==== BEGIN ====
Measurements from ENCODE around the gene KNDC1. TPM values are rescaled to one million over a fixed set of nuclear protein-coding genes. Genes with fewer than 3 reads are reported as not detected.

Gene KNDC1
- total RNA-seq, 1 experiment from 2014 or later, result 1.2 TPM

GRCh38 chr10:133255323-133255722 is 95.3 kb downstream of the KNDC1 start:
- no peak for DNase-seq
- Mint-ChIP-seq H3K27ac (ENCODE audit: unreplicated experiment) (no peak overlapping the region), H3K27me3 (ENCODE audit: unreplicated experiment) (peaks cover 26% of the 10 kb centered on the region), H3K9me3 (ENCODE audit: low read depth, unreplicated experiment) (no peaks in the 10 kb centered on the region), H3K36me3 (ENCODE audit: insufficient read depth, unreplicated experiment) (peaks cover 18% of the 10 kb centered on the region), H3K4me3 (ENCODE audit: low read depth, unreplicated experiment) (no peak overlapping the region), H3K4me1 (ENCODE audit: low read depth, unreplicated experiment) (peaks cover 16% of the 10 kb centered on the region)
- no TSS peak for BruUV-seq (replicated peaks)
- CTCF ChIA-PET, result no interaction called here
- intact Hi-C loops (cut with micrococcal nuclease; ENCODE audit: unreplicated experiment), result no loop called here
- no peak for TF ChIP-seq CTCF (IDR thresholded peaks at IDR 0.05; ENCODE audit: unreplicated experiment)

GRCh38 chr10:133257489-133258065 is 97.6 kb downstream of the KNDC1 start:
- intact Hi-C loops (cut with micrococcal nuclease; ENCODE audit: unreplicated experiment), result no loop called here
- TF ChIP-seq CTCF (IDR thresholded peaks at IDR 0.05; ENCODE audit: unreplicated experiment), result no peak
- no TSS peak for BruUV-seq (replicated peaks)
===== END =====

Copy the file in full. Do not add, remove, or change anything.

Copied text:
Measurements from ENCODE around the gene KNDC1. TPM values are rescaled to one million over a fixed set of nuclear protein-coding genes. Genes with fewer than 3 reads are reported as not detected.

Gene KNDC1
- total RNA-seq, 1 experiment from 2014 or later, result 1.2 TPM

GRCh38 chr10:133255323-133255722 is 95.3 kb downstream of the KNDC1 start:
- no peak for DNase-seq
- Mint-ChIP-seq H3K27ac (ENCODE audit: unreplicated experiment) (no peak overlapping the region), H3K27me3 (ENCODE audit: unreplicated experiment) (peaks cover 26% of the 10 kb centered on the region), H3K9me3 (ENCODE audit: low read depth, unreplicated experiment) (no peaks in the 10 kb centered on the region), H3K36me3 (ENCODE audit: insufficient read depth, unreplicated experiment) (peaks cover 18% of the 10 kb centered on the region), H3K4me3 (ENCODE audit: low read depth, unreplicated experiment) (no peak overlapping the region), H3K4me1 (ENCODE audit: low read depth, unreplicated experiment) (peaks cover 16% of the 10 kb centered on the region)
- no TSS peak for BruUV-seq (replicated peaks)
- CTCF ChIA-PET, result no interaction called here
- intact Hi-C loops (cut with micrococcal nuclease; ENCODE audit: unreplicated experiment), result no loop called here
- no peak for TF ChIP-seq CTCF (IDR thresholded peaks at IDR 0.05; ENCODE audit: unreplicated experiment)

GRCh38 chr10:133257489-133258065 is 97.6 kb downstream of the KNDC1 start:
- intact Hi-C loops (cut with micrococcal nuclease; ENCODE audit: unreplicated experiment), result no loop called here
- TF ChIP-seq CTCF (IDR thresholded peaks at IDR 0.05; ENCODE audit: unreplicated experiment), result no peak
- no TSS peak for BruUV-seq (replicated peaks)